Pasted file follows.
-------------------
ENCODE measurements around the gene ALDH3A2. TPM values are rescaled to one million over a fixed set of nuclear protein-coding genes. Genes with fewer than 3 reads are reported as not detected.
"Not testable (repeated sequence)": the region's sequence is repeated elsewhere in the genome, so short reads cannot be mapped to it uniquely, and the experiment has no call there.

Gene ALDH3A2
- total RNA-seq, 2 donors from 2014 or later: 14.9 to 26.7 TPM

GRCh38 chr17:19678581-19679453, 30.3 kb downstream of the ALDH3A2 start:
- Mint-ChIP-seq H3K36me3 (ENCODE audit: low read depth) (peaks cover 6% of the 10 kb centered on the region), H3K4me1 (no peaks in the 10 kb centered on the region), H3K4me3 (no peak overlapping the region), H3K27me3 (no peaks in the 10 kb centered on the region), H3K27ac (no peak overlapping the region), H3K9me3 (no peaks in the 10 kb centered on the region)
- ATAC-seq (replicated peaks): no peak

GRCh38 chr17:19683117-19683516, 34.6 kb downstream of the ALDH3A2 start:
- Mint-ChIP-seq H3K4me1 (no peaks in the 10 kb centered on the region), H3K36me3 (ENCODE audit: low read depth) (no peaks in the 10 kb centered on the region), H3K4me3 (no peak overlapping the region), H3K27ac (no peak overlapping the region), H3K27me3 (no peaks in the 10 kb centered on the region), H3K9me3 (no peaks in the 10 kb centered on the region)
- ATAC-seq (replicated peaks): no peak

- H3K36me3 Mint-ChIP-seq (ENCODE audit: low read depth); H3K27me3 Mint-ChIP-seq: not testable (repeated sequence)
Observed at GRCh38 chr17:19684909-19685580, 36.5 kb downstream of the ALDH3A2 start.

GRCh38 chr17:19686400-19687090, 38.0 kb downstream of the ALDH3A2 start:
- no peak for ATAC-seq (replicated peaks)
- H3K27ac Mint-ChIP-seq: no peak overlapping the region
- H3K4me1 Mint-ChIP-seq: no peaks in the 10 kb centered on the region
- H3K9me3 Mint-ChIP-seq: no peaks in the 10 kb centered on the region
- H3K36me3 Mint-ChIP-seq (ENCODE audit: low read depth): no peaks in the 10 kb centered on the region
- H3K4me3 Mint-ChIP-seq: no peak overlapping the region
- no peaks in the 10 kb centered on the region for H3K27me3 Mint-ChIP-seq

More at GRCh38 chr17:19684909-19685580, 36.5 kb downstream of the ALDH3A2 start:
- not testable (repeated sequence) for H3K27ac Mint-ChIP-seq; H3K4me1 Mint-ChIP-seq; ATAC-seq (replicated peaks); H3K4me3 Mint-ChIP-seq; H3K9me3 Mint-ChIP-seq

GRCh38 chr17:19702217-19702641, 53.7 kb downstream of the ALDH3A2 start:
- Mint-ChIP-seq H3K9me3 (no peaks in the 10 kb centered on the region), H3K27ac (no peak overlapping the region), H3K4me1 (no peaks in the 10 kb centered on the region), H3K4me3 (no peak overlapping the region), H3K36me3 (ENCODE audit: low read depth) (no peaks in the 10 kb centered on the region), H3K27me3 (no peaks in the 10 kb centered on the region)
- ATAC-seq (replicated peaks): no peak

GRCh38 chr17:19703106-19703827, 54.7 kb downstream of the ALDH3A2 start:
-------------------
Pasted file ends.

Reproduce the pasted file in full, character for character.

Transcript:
ENCODE measurements around the gene ALDH3A2. TPM values are rescaled to one million over a fixed set of nuclear protein-coding genes. Genes with fewer than 3 reads are reported as not detected.
"Not testable (repeated sequence)": the region's sequence is repeated elsewhere in the genome, so short reads cannot be mapped to it uniquely, and the experiment has no call there.

Gene ALDH3A2
- total RNA-seq, 2 donors from 2014 or later: 14.9 to 26.7 TPM

GRCh38 chr17:19678581-19679453, 30.3 kb downstream of the ALDH3A2 start:
- Mint-ChIP-seq H3K36me3 (ENCODE audit: low read depth) (peaks cover 6% of the 10 kb centered on the region), H3K4me1 (no peaks in the 10 kb centered on the region), H3K4me3 (no peak overlapping the region), H3K27me3 (no peaks in the 10 kb centered on the region), H3K27ac (no peak overlapping the region), H3K9me3 (no peaks in the 10 kb centered on the region)
- ATAC-seq (replicated peaks): no peak

GRCh38 chr17:19683117-19683516, 34.6 kb downstream of the ALDH3A2 start:
- Mint-ChIP-seq H3K4me1 (no peaks in the 10 kb centered on the region), H3K36me3 (ENCODE audit: low read depth) (no peaks in the 10 kb centered on the region), H3K4me3 (no peak overlapping the region), H3K27ac (no peak overlapping the region), H3K27me3 (no peaks in the 10 kb centered on the region), H3K9me3 (no peaks in the 10 kb centered on the region)
- ATAC-seq (replicated peaks): no peak

- H3K36me3 Mint-ChIP-seq (ENCODE audit: low read depth); H3K27me3 Mint-ChIP-seq: not testable (repeated sequence)
Observed at GRCh38 chr17:19684909-19685580, 36.5 kb downstream of the ALDH3A2 start.

GRCh38 chr17:19686400-19687090, 38.0 kb downstream of the ALDH3A2 start:
- no peak for ATAC-seq (replicated peaks)
- H3K27ac Mint-ChIP-seq: no peak overlapping the region
- H3K4me1 Mint-ChIP-seq: no peaks in the 10 kb centered on the region
- H3K9me3 Mint-ChIP-seq: no peaks in the 10 kb centered on the region
- H3K36me3 Mint-ChIP-seq (ENCODE audit: low read depth): no peaks in the 10 kb centered on the region
- H3K4me3 Mint-ChIP-seq: no peak overlapping the region
- no peaks in the 10 kb centered on the region for H3K27me3 Mint-ChIP-seq

More at GRCh38 chr17:19684909-19685580, 36.5 kb downstream of the ALDH3A2 start:
- not testable (repeated sequence) for H3K27ac Mint-ChIP-seq; H3K4me1 Mint-ChIP-seq; ATAC-seq (replicated peaks); H3K4me3 Mint-ChIP-seq; H3K9me3 Mint-ChIP-seq

GRCh38 chr17:19702217-19702641, 53.7 kb downstream of the ALDH3A2 start:
- Mint-ChIP-seq H3K9me3 (no peaks in the 10 kb centered on the region), H3K27ac (no peak overlapping the region), H3K4me1 (no peaks in the 10 kb centered on the region), H3K4me3 (no peak overlapping the region), H3K36me3 (ENCODE audit: low read depth) (no peaks in the 10 kb centered on the region), H3K27me3 (no peaks in the 10 kb centered on the region)
- ATAC-seq (replicated peaks): no peak

GRCh38 chr17:19703106-19703827, 54.7 kb downstream of the ALDH3A2 start: